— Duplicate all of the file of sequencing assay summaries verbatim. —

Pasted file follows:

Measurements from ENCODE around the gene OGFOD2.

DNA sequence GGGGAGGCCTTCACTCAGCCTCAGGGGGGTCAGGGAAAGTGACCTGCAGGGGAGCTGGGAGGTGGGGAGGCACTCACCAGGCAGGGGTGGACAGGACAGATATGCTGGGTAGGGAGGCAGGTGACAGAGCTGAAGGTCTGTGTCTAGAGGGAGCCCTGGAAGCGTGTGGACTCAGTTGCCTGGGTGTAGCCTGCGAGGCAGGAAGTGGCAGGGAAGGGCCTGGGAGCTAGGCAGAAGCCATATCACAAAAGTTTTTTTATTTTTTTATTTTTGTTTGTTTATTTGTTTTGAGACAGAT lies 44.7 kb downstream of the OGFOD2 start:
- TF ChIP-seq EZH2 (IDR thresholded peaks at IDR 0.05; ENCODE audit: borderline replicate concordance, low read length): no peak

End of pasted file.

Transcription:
Measurements from ENCODE around the gene OGFOD2.

DNA sequence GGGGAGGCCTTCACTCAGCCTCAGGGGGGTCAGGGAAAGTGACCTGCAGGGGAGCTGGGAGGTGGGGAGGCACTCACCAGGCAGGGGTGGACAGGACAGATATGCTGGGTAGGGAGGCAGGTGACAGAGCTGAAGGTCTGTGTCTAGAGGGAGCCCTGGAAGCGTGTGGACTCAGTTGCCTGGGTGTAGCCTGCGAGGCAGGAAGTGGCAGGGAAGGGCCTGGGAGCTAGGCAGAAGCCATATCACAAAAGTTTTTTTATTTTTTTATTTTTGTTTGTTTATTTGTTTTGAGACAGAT lies 44.7 kb downstream of the OGFOD2 start:
- TF ChIP-seq EZH2 (IDR thresholded peaks at IDR 0.05; ENCODE audit: borderline replicate concordance, low read length): no peak